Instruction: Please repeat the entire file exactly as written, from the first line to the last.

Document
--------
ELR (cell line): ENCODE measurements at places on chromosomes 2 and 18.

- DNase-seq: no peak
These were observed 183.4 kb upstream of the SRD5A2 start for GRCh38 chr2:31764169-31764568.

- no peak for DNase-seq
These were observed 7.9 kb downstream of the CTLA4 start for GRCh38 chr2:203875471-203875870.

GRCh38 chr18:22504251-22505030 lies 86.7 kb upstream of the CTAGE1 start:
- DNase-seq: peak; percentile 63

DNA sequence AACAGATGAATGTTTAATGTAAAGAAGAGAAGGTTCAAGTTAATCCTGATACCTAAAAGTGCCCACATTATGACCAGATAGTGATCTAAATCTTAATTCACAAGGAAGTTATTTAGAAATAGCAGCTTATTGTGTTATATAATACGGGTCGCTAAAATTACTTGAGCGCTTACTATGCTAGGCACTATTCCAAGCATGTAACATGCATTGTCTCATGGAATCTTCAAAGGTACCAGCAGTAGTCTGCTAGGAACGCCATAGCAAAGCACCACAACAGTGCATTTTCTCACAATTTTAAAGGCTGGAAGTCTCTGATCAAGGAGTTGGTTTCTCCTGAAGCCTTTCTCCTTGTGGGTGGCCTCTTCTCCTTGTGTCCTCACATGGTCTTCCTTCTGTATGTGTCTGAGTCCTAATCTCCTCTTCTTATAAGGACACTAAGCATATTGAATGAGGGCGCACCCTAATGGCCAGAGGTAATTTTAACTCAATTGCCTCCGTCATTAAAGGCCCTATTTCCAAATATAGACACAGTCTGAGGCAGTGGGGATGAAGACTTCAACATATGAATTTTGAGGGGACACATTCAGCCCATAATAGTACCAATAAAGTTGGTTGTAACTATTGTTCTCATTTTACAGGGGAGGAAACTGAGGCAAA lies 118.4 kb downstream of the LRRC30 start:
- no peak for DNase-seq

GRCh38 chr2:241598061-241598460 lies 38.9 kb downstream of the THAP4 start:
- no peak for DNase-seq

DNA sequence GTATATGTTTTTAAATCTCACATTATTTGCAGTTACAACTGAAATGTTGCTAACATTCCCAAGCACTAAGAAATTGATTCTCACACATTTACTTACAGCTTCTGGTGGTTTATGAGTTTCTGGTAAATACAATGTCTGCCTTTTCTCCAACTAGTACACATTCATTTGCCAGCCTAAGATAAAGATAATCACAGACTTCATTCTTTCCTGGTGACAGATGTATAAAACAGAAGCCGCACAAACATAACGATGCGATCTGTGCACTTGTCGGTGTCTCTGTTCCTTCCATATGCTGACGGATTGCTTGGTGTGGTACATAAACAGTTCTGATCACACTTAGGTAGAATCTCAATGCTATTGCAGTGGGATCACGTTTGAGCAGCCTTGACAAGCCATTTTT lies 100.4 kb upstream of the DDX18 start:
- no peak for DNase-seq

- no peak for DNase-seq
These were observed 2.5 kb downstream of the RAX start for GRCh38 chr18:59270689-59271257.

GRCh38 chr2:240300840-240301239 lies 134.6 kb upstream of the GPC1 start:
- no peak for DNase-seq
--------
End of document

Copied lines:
ELR (cell line): ENCODE measurements at places on chromosomes 2 and 18.

- DNase-seq: no peak
These were observed 183.4 kb upstream of the SRD5A2 start for GRCh38 chr2:31764169-31764568.

- no peak for DNase-seq
These were observed 7.9 kb downstream of the CTLA4 start for GRCh38 chr2:203875471-203875870.

GRCh38 chr18:22504251-22505030 lies 86.7 kb upstream of the CTAGE1 start:
- DNase-seq: peak; percentile 63

DNA sequence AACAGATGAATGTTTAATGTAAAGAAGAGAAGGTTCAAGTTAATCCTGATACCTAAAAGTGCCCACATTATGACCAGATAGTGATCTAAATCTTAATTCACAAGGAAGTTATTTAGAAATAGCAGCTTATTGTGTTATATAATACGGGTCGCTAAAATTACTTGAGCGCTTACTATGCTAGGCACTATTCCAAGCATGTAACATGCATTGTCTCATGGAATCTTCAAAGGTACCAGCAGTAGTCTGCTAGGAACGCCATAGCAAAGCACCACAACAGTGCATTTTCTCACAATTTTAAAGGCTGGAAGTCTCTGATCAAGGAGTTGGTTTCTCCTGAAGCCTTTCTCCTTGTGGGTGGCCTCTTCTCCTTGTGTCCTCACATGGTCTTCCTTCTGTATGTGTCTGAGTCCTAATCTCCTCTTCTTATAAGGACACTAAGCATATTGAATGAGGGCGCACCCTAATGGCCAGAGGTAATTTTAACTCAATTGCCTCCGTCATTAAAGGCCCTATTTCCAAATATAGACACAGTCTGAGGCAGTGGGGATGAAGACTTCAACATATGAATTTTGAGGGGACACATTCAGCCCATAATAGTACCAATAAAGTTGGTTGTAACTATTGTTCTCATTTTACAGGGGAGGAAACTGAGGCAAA lies 118.4 kb downstream of the LRRC30 start:
- no peak for DNase-seq

GRCh38 chr2:241598061-241598460 lies 38.9 kb downstream of the THAP4 start:
- no peak for DNase-seq

DNA sequence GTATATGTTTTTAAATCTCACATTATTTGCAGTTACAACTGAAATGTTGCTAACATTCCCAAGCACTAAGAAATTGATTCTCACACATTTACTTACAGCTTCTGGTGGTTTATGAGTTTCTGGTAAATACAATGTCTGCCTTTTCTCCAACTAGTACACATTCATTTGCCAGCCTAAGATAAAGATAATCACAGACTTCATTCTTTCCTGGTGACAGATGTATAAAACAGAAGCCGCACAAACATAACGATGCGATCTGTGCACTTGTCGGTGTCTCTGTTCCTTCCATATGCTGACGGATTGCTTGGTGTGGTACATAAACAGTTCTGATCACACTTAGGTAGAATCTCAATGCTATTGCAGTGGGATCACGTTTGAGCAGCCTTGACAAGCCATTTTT lies 100.4 kb upstream of the DDX18 start:
- no peak for DNase-seq

- no peak for DNase-seq
These were observed 2.5 kb downstream of the RAX start for GRCh38 chr18:59270689-59271257.

GRCh38 chr2:240300840-240301239 lies 134.6 kb upstream of the GPC1 start:
- no peak for DNase-seq